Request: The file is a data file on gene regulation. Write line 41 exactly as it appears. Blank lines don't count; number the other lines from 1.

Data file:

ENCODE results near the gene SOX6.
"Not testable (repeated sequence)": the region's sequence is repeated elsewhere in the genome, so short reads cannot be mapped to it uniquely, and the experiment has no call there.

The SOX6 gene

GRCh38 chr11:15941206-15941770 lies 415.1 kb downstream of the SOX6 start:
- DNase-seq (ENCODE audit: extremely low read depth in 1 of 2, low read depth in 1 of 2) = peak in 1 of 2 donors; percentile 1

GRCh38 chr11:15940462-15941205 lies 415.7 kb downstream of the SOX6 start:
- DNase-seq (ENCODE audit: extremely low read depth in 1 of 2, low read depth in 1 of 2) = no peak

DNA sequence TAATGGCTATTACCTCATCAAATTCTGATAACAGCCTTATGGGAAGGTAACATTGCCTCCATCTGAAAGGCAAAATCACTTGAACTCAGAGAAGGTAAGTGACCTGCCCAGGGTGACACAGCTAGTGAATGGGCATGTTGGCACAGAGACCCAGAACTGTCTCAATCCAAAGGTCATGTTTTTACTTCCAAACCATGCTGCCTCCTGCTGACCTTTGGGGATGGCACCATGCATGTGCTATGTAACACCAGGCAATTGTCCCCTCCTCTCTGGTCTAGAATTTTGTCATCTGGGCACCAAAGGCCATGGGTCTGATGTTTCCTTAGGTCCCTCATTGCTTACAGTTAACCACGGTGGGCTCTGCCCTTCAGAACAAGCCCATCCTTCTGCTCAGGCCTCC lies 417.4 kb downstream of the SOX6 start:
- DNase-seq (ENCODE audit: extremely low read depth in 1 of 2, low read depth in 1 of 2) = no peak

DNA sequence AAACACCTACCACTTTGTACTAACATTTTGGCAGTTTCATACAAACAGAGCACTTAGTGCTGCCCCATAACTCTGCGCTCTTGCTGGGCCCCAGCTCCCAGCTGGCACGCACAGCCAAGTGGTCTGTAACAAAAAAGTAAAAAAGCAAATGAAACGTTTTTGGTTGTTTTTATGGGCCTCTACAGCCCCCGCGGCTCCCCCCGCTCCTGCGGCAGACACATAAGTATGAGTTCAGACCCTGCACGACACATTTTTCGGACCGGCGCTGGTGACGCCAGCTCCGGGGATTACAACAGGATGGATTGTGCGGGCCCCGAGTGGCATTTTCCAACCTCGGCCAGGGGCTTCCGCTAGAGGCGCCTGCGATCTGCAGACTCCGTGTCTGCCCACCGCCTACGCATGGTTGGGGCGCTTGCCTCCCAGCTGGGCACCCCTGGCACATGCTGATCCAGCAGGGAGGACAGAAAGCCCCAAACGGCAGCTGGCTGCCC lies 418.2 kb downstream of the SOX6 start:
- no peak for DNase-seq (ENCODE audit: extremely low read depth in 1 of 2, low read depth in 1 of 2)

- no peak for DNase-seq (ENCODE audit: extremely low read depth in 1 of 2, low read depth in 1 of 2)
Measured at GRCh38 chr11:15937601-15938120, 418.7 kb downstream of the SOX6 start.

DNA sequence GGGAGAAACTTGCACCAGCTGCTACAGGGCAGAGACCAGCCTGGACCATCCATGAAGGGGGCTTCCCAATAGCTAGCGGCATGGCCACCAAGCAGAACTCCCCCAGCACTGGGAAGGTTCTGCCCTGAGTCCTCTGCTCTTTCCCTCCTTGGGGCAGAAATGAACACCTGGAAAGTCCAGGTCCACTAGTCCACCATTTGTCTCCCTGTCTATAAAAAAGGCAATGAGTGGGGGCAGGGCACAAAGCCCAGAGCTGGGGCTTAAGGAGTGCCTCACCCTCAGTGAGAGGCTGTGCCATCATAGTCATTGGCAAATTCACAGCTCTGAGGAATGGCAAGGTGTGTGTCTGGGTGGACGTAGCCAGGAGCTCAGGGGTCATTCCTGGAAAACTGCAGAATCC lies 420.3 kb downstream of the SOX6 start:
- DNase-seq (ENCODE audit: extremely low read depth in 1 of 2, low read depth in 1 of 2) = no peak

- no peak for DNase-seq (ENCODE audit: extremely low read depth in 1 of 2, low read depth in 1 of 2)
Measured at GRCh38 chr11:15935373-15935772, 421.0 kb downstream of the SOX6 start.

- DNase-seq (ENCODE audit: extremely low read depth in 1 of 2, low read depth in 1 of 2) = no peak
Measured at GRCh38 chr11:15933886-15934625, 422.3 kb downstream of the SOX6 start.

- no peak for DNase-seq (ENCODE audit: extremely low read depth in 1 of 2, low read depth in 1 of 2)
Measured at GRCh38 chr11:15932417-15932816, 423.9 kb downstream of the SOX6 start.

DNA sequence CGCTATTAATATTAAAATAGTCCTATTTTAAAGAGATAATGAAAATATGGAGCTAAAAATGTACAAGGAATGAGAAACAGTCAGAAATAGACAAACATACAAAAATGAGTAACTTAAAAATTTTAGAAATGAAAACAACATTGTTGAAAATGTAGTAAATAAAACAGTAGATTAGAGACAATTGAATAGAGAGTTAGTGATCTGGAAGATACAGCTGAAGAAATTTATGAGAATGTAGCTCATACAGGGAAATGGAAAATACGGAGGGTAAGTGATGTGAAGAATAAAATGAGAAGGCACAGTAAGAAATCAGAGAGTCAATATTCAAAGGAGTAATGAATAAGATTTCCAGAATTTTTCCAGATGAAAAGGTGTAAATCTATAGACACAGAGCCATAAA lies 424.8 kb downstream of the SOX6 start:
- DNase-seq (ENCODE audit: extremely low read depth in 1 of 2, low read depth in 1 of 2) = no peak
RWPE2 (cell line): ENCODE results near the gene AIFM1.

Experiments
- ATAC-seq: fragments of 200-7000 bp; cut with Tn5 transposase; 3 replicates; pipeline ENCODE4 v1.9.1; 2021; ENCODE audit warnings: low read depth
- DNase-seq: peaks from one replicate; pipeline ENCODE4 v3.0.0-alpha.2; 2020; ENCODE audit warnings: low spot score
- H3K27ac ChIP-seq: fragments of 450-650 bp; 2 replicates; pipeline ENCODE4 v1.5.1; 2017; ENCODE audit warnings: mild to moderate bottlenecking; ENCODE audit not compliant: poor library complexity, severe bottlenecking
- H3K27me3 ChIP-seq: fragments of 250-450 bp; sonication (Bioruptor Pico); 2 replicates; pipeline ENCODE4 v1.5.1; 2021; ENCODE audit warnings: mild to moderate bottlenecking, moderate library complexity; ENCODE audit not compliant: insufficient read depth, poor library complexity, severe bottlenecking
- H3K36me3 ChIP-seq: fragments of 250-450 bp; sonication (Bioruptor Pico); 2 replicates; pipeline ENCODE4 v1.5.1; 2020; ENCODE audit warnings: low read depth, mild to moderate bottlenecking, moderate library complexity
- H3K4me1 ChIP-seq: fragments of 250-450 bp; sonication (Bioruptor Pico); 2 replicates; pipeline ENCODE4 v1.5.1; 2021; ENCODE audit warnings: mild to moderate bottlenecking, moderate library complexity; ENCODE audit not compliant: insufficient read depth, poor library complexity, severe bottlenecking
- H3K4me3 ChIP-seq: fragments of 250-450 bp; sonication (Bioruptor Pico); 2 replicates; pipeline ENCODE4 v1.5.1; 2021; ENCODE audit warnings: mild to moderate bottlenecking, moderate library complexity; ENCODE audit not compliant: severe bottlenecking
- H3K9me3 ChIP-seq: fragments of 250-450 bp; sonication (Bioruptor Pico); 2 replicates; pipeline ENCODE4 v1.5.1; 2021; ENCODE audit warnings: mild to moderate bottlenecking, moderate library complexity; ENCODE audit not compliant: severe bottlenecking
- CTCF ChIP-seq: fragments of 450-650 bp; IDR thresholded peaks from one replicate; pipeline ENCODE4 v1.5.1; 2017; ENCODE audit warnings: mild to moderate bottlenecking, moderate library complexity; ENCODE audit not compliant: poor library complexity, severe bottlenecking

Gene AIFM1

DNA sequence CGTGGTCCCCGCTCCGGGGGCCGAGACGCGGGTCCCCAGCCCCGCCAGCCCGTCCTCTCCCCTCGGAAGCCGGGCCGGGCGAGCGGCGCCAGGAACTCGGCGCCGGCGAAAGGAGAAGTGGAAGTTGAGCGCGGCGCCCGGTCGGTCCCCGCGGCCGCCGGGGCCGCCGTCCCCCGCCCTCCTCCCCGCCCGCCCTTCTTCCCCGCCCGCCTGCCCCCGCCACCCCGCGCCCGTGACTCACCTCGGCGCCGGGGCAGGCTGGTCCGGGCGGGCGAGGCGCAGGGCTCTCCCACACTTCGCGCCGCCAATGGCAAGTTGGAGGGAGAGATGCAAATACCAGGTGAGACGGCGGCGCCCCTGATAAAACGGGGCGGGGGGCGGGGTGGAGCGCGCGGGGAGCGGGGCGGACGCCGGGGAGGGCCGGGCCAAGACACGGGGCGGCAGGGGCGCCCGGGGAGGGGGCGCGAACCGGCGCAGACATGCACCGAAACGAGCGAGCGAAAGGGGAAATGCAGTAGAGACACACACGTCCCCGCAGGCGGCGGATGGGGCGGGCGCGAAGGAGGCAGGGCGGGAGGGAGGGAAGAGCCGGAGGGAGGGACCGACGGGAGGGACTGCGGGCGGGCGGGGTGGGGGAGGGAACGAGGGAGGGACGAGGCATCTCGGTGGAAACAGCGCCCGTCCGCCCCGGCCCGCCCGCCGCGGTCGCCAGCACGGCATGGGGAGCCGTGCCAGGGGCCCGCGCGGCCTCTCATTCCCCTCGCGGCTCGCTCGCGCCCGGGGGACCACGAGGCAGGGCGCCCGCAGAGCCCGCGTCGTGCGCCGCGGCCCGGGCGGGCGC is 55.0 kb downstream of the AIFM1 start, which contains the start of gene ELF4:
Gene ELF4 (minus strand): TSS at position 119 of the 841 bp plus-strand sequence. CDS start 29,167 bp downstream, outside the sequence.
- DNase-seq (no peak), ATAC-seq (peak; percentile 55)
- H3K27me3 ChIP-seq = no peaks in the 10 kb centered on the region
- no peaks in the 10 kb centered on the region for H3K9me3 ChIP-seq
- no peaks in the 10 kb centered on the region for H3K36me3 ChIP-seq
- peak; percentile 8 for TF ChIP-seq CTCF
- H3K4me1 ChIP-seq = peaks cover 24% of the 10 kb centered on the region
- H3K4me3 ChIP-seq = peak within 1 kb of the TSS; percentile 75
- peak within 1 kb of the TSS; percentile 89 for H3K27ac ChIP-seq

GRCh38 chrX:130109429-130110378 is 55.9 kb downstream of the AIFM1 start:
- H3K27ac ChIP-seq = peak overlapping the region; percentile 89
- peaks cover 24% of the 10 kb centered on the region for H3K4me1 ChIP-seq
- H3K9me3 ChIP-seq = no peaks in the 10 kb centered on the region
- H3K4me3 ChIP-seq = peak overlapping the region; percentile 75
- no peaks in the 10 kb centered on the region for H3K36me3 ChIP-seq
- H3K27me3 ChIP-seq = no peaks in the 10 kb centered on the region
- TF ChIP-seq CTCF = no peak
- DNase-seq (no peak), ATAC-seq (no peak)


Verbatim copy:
- no peaks in the 10 kb centered on the region for H3K36me3 ChIP-seq